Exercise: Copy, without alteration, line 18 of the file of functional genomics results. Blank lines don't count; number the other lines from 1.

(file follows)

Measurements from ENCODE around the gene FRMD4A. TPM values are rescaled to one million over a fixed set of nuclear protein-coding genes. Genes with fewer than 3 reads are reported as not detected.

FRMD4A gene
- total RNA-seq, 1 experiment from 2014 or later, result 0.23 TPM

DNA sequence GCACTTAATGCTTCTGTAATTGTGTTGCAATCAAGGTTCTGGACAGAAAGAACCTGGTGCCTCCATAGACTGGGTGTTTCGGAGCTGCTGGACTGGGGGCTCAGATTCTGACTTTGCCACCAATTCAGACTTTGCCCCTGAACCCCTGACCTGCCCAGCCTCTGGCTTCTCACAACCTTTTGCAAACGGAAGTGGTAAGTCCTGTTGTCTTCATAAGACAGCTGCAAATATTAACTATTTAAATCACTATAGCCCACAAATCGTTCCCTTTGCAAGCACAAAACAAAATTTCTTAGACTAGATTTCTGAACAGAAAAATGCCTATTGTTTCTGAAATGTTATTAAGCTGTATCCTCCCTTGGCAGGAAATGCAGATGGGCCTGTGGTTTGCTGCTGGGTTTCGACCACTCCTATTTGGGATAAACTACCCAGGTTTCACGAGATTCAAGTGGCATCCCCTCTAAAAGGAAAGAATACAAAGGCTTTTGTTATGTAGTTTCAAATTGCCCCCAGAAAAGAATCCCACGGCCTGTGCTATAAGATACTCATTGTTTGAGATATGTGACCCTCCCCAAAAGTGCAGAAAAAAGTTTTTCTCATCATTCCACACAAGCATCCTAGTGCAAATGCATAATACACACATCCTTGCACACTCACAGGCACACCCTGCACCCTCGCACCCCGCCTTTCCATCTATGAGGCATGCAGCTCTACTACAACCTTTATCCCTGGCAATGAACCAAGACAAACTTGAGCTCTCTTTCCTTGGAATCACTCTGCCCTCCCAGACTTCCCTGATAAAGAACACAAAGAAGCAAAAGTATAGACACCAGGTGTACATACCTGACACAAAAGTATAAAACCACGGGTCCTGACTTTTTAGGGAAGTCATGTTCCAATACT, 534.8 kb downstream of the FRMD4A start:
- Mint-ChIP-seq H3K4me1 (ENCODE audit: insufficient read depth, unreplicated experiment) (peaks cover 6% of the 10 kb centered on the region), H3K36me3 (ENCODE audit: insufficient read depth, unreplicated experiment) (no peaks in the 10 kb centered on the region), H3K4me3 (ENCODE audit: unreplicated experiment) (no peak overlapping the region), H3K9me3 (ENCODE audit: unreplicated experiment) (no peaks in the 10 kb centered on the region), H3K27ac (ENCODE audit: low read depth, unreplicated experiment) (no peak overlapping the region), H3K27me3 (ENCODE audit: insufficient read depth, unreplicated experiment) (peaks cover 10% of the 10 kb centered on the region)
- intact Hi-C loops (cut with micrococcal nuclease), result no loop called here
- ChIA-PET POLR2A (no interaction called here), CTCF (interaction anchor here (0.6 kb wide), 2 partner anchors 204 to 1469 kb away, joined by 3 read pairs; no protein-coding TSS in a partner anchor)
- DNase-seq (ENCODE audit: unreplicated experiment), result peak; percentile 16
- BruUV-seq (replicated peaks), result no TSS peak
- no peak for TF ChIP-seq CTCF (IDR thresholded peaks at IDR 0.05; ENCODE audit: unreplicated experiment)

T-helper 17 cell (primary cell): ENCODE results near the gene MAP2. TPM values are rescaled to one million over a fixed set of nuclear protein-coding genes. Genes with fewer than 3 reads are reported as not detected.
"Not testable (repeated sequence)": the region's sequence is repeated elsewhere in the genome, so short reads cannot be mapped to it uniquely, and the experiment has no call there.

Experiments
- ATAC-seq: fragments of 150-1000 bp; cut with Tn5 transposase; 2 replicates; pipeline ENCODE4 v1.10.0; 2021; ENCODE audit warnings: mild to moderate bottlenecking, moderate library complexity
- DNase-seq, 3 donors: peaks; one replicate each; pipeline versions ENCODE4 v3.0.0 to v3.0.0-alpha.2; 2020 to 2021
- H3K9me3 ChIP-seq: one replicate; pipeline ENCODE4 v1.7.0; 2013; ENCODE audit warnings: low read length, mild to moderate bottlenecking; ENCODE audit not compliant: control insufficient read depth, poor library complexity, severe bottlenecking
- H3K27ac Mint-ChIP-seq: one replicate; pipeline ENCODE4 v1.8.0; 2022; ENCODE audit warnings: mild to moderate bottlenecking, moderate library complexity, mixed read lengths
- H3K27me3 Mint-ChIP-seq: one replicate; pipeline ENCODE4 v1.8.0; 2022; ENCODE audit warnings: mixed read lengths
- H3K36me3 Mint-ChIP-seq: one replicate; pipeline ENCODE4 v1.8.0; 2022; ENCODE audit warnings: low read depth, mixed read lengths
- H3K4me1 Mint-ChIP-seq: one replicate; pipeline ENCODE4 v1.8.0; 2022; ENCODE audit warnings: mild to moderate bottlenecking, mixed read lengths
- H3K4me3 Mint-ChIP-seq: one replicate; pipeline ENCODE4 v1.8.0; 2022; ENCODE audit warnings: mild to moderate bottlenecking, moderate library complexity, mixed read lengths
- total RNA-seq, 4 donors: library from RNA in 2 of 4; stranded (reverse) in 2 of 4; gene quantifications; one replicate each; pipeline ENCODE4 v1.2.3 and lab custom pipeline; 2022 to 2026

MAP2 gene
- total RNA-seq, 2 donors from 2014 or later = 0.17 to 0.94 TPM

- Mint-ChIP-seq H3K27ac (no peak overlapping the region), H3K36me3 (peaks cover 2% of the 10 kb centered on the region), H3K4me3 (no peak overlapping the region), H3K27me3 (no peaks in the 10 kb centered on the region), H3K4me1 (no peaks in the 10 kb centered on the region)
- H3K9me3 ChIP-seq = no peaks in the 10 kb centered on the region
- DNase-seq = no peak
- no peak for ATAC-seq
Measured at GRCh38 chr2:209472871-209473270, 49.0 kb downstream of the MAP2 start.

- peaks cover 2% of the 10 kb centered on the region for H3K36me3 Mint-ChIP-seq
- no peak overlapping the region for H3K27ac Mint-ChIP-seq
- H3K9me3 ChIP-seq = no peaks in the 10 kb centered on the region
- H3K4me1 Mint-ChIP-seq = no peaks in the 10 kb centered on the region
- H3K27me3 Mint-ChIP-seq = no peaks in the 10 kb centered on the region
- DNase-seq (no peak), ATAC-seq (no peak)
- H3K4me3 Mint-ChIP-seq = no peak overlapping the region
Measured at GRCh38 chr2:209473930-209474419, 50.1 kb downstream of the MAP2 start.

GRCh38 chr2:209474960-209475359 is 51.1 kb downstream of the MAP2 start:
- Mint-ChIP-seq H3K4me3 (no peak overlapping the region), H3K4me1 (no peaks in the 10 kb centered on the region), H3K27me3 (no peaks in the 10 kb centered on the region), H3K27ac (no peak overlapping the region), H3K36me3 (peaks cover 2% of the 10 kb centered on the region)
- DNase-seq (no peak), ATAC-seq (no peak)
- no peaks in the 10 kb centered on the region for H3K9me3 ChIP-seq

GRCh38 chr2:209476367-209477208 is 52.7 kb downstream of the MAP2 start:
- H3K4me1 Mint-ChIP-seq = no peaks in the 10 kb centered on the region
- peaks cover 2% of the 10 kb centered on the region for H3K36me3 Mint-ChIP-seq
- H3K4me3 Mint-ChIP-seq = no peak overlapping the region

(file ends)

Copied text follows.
- H3K27me3 Mint-ChIP-seq: one replicate; pipeline ENCODE4 v1.8.0; 2022; ENCODE audit warnings: mixed read lengths